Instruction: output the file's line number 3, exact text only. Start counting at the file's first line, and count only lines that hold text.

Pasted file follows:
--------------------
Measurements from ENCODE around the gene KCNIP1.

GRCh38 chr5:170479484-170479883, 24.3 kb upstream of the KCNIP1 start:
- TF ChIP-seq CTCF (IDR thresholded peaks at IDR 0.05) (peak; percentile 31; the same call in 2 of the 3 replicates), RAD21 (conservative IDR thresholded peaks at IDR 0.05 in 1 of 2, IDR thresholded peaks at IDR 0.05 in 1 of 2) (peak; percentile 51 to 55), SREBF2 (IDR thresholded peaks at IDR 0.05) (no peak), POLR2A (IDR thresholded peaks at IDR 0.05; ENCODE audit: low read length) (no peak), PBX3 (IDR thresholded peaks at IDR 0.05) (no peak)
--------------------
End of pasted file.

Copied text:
- TF ChIP-seq CTCF (IDR thresholded peaks at IDR 0.05) (peak; percentile 31; the same call in 2 of the 3 replicates), RAD21 (conservative IDR thresholded peaks at IDR 0.05 in 1 of 2, IDR thresholded peaks at IDR 0.05 in 1 of 2) (peak; percentile 51 to 55), SREBF2 (IDR thresholded peaks at IDR 0.05) (no peak), POLR2A (IDR thresholded peaks at IDR 0.05; ENCODE audit: low read length) (no peak), PBX3 (IDR thresholded peaks at IDR 0.05) (no peak)